The Conference of Parties is the central decision-making body of the United Nations Framework Convention on Climate Change (UNFCCC). It mainly reviews the national communication and emission decision submitted by the parties and assesses the measures taken by the parties towards fulfilling the ultimate goal of the UNFCCC. COP meets annually, the first meeting being in Berlin, Germany, in 1995.
COP26 had four main goals to be discussed.
- To keep the goal of limiting the rise of the earth’s temperature by 1.5ºC, the countries must align their activities and accelerate their 2030 emission reduction targets for reaching net-zero emissions by mid-century. Hence, it was required to phase out the coal usage as soon as possible. Deforestation to be discouraged and encourage the use of electric vehicles and investment in renewables.
- To protect and restore ecosystems and build a resilient infrastructure.
- Developed countries were required to mobilize $100bn for financing towards climate protection activities.
- To work together and speed up activities towards climate protection by showing collaboration between governments, businesses, and civilians.
To understand the proceedings of COP26 in a nutshell, let's know – did the countries commit to accelerating their emission cuts by 2030? However, 151 countries submitted their NDC (nationally determined contributions) for reducing their emissions by 2030.
However, the reduction targets of certain countries China, Australia, Brazil, and Saudi Arabia, are relatively low and insufficient to achieve the net-zero targets. This creates a massive “credibility gap” between the objectives and resolutions.
The COP26 agreement directed the countries to “revisit and strengthen” their 2030 targets by 2022. Diplomats barely managed to keep hopes of limiting temperature rise by 1.5ºC. By the end of 2022, after seeing the major emitters’ new targets, the world would better know whether the Paris agreement’s temperature goals are being reached or breached. If breached, then by how much!!
Another important realm that COP26 dealt with is the projection of “Loss and Damage.” Climate change is already a major issue. It has continuously been posing a threat to the earth’s biodiversity, lives, and livelihoods.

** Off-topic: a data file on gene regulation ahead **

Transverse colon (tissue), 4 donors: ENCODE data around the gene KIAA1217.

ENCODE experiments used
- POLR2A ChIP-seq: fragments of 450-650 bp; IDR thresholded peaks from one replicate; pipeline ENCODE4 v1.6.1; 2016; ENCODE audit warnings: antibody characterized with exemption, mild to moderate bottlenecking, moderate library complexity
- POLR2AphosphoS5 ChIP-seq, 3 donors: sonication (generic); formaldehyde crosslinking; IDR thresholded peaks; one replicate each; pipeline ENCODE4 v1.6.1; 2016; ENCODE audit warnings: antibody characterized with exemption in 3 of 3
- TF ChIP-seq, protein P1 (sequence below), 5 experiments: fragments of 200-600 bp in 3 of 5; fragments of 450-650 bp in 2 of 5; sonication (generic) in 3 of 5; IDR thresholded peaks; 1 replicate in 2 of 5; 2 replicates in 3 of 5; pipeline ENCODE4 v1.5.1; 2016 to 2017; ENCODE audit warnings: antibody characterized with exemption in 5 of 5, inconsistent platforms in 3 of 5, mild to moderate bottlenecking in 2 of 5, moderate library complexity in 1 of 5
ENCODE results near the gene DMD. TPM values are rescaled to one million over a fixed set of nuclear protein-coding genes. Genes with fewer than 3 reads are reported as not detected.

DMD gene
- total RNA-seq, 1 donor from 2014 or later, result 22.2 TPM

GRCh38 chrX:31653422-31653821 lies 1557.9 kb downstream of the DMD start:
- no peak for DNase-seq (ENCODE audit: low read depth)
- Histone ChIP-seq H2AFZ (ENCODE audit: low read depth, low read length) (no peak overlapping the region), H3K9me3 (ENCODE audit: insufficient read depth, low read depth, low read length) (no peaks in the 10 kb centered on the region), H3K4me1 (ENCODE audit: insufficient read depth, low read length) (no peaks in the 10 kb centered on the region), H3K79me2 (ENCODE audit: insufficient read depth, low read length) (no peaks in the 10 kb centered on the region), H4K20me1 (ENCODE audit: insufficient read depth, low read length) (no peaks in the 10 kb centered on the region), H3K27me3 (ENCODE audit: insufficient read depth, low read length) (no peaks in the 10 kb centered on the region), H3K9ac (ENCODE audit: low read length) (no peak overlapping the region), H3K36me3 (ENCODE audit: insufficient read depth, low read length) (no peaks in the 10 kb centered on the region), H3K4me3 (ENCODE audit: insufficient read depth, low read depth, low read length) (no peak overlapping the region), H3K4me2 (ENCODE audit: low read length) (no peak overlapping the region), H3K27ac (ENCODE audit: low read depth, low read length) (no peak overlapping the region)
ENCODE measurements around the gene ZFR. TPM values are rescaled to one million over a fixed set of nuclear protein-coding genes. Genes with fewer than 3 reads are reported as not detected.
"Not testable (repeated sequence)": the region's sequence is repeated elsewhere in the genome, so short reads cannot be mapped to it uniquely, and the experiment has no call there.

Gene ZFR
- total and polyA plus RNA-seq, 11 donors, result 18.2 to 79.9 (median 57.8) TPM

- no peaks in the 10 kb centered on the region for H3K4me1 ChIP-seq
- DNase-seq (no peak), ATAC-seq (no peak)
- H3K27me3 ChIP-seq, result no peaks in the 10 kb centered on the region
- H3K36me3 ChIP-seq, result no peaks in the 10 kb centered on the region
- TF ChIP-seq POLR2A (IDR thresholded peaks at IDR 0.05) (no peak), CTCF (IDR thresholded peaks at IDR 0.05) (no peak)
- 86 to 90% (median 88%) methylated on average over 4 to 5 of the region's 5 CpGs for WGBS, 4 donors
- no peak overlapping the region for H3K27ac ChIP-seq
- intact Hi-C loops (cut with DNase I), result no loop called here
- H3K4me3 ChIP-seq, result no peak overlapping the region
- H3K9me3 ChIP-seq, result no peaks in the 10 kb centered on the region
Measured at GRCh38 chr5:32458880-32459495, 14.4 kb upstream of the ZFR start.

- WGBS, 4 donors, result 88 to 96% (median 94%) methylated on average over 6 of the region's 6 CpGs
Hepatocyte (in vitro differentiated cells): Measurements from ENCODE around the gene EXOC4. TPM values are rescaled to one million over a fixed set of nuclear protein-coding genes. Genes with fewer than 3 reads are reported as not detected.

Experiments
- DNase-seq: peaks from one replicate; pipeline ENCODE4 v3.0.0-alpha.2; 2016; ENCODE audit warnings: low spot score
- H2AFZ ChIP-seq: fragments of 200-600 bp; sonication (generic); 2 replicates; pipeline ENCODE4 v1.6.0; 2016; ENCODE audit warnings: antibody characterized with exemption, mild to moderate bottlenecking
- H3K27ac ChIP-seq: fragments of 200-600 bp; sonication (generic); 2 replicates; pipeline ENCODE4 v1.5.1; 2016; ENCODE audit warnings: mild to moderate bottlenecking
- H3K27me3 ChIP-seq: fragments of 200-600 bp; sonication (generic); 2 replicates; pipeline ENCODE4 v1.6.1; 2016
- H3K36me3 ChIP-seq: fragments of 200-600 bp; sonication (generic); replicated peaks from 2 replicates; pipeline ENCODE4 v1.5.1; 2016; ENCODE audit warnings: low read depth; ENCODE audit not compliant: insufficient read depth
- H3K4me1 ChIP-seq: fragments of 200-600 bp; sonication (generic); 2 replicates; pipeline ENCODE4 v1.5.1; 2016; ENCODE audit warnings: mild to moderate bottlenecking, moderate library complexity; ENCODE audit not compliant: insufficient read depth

Many islands have been submerged beneath the rising tides, and water resources are becoming scarce in many places. To address this issue, certain countries that are more vulnerable to climate change-related catastrophes urged a finance facility supported by the developed countries that would cater to loss and damage due to climate change.
However, these fell flat, and instead, they ended up discussing loss and damage funding. Climate damage care is a double-edged sword where on the one hand, the countries have development agenda in their mind, and on the other hand, they are being asked to place their carbon reduction targets.
Countries meet at COP each year to achieve a set target but end up in negotiations. In its last-minute push, this year too, India expressed its inability to “phase-out” coal usage and instead negotiated for “phase down” of its use. This phase down would allow them time to shift to the usage of renewable energy.
India is the world’s third-largest carbon polluter and is also a growing economy. This is thus an indicator that the extent of expectation towards reduction in carbon emission will not be as desired because phase-down has no definite timeline.
As far as India is concerned, this will offset its attempt to become a net-zero nation ahead by 20years. This last-minute change weakened the pledge mitigation of climate-related crises and thus drew severe criticism on the international platform.
In summary, COP26 failed to address global climate concerns in terms of equity. Developed countries continue to enjoy first movers’ advantage, and the custom of putting the obligations towards environment cleaning on the developing countries was observed in this conference as well.
It thus makes us ponder - whether these meets make any difference to the prevalent climate threat or whether it is just another obligation year on year, yielding negligible output.